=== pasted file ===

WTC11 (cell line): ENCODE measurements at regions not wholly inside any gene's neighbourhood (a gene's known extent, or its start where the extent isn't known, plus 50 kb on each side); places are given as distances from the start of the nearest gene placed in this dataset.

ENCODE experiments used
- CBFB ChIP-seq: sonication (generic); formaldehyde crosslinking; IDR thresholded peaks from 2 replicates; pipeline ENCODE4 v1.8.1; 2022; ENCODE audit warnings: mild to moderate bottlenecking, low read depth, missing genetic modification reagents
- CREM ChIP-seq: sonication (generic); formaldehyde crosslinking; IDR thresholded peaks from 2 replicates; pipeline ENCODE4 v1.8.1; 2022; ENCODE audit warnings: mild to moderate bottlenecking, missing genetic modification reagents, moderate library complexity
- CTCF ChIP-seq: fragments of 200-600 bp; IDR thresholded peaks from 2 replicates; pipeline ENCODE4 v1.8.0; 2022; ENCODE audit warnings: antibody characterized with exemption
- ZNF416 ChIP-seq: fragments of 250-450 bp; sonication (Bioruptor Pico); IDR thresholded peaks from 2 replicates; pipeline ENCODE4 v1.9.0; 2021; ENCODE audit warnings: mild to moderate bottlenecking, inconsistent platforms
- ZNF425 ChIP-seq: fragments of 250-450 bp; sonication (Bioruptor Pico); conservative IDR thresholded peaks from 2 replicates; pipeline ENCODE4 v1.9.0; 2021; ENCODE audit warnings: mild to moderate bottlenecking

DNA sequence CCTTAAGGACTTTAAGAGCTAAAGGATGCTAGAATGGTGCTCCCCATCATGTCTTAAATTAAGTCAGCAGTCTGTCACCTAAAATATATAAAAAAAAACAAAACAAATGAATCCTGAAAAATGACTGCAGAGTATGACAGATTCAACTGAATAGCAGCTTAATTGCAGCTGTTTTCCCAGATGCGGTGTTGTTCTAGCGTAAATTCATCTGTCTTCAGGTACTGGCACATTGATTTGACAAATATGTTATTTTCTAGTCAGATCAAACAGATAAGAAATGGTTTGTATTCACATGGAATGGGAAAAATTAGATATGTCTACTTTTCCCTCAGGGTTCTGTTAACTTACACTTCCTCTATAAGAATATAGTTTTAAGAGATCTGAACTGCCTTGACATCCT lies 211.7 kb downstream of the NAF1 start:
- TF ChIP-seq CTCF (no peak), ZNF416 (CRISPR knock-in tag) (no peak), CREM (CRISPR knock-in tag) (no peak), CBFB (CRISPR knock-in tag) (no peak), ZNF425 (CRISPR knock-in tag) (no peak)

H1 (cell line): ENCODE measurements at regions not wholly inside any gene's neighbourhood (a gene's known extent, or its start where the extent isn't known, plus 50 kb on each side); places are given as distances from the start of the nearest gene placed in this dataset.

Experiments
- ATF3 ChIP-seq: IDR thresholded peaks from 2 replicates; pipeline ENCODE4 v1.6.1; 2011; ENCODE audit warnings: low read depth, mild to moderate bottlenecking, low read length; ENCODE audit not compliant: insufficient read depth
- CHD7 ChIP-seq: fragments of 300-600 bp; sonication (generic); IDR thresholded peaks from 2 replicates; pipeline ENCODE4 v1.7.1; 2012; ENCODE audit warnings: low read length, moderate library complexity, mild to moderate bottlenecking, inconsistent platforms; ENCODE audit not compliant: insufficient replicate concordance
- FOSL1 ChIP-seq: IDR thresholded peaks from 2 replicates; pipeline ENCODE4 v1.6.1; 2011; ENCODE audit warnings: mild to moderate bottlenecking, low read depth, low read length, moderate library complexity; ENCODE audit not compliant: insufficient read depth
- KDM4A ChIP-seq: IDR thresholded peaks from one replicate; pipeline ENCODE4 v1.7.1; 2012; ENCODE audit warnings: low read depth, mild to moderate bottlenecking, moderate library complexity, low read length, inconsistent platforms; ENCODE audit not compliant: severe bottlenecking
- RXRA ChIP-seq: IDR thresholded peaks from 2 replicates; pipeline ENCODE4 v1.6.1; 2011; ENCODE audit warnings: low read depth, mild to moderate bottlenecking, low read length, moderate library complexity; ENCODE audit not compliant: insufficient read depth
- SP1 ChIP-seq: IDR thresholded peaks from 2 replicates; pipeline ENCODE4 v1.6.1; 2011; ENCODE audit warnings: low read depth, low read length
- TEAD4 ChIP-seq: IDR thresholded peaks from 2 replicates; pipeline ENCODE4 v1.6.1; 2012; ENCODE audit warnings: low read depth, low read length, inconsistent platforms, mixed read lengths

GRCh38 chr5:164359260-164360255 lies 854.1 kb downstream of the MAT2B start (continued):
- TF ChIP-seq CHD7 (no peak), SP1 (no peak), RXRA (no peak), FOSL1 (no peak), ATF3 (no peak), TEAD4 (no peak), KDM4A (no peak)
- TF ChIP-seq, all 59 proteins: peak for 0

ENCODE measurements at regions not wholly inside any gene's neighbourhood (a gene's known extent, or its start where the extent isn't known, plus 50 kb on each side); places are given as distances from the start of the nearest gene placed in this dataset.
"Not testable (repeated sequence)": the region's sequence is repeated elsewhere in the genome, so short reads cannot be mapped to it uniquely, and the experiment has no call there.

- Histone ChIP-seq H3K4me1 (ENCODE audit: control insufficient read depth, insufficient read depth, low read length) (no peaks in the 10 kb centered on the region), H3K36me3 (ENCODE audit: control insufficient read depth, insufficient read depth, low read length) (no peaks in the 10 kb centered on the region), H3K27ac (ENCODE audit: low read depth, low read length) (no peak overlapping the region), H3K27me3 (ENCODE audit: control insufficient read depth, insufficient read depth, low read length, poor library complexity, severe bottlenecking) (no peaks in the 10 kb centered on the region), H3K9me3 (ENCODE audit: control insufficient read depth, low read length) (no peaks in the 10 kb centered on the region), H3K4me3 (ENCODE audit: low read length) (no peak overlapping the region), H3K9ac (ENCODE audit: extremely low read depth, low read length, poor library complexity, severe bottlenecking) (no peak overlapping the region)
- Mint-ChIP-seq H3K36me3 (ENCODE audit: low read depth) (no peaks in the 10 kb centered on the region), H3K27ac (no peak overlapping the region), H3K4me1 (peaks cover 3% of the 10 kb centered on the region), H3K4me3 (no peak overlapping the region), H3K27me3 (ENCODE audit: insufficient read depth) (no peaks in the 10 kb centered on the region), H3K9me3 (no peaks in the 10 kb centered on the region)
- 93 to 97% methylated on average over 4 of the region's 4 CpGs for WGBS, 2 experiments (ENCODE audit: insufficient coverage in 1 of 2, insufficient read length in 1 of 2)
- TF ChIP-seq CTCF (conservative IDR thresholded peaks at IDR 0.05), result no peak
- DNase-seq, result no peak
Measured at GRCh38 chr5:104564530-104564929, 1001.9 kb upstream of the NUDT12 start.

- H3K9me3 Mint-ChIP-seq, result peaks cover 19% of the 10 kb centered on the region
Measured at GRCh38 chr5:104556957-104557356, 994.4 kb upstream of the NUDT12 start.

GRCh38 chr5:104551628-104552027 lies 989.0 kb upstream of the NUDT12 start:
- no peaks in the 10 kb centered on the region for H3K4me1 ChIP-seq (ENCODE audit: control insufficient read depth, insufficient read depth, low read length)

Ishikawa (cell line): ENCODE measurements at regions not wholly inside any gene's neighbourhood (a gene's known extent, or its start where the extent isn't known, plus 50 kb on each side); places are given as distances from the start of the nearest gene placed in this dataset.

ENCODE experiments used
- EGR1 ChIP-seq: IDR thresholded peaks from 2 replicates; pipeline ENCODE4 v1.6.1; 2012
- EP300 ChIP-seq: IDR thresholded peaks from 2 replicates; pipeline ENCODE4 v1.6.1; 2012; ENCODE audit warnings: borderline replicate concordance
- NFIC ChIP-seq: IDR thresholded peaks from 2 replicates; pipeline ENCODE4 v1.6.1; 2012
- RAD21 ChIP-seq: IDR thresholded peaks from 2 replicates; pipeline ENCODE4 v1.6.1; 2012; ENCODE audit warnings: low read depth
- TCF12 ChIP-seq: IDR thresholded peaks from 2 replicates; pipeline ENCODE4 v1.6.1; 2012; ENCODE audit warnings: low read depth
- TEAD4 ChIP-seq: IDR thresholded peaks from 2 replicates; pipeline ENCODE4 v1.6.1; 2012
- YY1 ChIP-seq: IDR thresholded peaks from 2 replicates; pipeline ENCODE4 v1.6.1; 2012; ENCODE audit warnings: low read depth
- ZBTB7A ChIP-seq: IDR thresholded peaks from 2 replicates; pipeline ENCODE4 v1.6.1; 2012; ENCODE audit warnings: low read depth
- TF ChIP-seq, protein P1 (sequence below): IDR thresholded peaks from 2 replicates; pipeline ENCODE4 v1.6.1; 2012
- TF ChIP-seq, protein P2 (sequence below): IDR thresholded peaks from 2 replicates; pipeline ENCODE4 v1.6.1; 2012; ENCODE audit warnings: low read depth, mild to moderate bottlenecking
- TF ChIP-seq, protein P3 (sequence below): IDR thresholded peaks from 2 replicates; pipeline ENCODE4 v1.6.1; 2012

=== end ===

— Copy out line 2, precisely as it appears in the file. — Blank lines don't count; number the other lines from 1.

ENCODE experiments used